by Marva Dasef
Barnes and Noble Print
Marva Dasef is a writer living in the Pacific Northwest with her husband and a fat white cat. Retired from thirty-five years in the software industry, she has now turned her energies to writing fiction and finds it a much more satisfying occupation. Marva has published more than thirty-five stories in a number of on-line and print magazines, with her stories included in several Best of anthologies. She has five published books. See a complete list of her work at http://marvadasef.com/.
Ultimate Duty: Remy Belieux, a woman born into a life of servitude on a repressive factory planet, is desperate for a different life. When she's accepted into the Space Service Academy, run by the organization that enslaves her planet, she discovers the truth behind generations of rebellion. Now, she must decide what to believe, where her ultimate duty lies, and fight for more than her life against impossible odds.
With the protective helmet off, they could now talk. Remy pulled down the rebreather mask. “You guys ready to get the hell off this planet?”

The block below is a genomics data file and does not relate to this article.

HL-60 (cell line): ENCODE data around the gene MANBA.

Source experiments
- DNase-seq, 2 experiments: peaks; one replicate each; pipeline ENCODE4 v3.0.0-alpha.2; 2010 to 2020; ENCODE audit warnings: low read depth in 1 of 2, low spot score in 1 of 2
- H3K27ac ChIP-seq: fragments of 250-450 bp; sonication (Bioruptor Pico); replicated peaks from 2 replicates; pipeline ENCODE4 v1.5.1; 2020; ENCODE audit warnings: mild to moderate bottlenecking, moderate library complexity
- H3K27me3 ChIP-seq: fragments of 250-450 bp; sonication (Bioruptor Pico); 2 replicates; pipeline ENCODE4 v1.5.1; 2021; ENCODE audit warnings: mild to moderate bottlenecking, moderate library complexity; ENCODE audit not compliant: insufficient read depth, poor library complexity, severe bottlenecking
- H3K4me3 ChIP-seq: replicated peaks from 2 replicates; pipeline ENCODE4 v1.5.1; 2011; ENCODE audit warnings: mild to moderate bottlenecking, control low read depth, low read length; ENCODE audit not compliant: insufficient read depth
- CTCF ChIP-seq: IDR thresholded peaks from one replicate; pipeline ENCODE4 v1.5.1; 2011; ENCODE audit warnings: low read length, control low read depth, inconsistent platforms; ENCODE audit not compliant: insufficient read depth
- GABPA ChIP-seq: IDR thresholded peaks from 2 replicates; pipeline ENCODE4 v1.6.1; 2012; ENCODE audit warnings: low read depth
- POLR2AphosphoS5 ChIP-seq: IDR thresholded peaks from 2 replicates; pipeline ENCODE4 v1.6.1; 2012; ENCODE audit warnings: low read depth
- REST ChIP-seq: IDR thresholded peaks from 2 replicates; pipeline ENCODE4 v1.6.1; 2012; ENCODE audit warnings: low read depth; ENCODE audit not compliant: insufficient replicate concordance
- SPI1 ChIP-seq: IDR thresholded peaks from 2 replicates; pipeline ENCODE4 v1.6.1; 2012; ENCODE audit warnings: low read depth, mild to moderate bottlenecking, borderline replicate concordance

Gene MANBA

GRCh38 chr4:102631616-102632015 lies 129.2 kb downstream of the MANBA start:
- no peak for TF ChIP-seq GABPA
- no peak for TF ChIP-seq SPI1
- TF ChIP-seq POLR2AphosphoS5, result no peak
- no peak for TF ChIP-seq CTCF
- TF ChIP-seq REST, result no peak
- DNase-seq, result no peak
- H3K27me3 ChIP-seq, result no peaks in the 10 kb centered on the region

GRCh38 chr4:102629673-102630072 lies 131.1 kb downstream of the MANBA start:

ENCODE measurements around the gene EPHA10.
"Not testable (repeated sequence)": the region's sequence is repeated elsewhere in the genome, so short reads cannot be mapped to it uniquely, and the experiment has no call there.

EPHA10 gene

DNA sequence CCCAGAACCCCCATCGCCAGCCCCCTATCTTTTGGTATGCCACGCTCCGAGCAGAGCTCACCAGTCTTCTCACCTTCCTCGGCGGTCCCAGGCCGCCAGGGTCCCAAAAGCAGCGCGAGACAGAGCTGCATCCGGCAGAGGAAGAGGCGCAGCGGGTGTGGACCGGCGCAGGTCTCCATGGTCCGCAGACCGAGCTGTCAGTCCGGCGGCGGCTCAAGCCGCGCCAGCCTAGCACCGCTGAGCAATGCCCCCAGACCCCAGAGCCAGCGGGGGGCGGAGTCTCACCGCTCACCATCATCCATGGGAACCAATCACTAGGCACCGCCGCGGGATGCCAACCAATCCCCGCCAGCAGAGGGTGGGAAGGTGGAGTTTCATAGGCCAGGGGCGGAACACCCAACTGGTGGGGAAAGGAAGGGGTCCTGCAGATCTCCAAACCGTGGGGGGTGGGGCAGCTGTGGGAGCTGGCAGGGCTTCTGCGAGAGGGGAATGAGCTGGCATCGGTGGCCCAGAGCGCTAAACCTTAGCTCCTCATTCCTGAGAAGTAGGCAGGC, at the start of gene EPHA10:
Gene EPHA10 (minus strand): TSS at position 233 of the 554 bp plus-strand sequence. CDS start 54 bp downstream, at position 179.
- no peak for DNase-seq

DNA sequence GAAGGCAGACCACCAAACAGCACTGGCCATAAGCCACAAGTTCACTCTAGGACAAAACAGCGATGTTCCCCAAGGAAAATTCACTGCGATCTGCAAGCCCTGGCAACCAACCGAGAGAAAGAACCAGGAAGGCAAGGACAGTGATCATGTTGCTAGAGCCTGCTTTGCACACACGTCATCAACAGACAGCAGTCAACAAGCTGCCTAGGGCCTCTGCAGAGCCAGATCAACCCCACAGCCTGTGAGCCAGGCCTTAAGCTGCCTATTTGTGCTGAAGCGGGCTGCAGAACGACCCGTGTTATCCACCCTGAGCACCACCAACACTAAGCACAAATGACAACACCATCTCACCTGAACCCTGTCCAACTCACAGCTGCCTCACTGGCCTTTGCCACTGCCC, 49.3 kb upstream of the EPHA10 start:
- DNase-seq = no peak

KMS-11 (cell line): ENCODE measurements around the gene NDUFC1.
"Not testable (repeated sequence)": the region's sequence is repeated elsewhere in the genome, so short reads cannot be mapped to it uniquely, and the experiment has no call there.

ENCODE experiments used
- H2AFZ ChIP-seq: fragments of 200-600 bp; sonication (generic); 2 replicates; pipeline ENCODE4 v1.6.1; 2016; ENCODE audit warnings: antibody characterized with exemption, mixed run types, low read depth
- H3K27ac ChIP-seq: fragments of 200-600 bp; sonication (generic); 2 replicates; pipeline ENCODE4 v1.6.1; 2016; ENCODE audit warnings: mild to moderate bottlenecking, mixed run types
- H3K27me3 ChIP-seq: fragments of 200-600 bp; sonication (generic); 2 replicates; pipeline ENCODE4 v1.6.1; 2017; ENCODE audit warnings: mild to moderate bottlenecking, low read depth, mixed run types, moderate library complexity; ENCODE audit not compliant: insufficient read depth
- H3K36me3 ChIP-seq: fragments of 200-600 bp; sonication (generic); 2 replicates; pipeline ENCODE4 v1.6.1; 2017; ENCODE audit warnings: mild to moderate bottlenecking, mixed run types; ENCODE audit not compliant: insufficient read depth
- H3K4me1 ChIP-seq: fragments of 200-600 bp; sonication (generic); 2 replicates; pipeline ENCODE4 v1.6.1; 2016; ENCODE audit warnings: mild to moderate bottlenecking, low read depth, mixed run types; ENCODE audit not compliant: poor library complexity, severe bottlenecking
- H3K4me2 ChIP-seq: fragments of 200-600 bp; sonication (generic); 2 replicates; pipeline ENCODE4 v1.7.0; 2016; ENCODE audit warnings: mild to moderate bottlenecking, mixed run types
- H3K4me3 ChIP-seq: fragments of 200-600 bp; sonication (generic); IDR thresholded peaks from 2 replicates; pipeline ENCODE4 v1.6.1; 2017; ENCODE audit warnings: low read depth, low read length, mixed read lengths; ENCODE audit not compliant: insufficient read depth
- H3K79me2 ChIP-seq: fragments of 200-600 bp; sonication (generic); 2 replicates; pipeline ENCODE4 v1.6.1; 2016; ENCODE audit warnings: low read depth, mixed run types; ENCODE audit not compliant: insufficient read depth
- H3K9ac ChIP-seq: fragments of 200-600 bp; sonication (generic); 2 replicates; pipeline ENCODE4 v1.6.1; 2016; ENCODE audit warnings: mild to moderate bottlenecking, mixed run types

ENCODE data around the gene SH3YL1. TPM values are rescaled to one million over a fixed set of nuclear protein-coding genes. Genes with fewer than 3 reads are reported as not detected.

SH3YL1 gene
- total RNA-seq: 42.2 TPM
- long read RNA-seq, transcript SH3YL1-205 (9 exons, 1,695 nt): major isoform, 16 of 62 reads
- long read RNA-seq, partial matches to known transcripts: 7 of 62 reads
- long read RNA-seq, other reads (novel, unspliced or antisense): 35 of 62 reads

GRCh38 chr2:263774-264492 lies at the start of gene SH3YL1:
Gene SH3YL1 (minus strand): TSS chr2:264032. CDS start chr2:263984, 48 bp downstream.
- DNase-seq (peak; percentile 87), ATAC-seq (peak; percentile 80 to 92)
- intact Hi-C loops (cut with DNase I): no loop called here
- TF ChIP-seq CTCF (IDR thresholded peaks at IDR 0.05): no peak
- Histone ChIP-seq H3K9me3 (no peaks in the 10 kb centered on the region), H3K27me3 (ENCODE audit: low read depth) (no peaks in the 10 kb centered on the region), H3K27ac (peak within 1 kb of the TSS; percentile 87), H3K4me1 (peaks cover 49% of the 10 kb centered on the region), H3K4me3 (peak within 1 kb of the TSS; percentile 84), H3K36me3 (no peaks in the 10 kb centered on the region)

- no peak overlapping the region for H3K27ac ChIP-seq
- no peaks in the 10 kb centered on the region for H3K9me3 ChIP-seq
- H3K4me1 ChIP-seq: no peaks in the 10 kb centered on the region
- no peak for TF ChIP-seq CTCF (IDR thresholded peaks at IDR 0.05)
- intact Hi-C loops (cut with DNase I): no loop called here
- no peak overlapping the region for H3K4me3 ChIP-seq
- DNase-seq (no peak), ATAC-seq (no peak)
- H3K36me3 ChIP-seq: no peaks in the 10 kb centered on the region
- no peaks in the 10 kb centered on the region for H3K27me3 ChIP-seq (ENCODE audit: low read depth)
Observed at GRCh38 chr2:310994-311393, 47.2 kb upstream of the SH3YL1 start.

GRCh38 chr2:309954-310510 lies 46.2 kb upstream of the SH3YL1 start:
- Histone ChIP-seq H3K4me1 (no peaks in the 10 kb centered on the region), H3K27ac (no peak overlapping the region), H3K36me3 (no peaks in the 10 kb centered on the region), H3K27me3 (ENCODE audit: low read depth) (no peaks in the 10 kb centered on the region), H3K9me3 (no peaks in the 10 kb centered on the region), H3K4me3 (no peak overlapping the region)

Her mom patted her on the shoulder and her muffled voice answered, “More than ready, sweetheart.”
“Well, hang on. This is definitely going to be a bumpy ride.” Remy replaced her rebreather over her face. Once they got moving, the shuttle’s environment equipment would kick in, and they could take off the masks.
Remy clicked on the communicator and tuned to a close-range channel. She set her infopad near the spare headset and switched it to an electroid number. She could hardly call it music since the robotic instruments reprogrammed themselves at random, making a weird variety of sounds. Remy shrugged. “I guess I just don’t get modern music.” Bill and Ted were monitoring the frequency though and would know that Remy was ready to take off. They’d come in for another diversion run so that she could escape the planet unnoticed. Anybody else who picked up the sound would, hopefully, ignore it.
Her father looked out the passenger side screen and tapped Remy’s arm. “Would three guys holding blasters running in this direction be of interest?”
Remy nodded and goosed the shuttle’s back jets to get them moving across the bleak landscape and into the sky. She boosted out of atmosphere so hard her mom suppressed a squeak. “Slow down!”
“Can’t, Mom. Just try to hang on.” Her mother nodded, her eyes wide with fear. Her dad, on the other hand, was grinning like a kid with a new toy. Remy thought he might not be too old to take pilot training.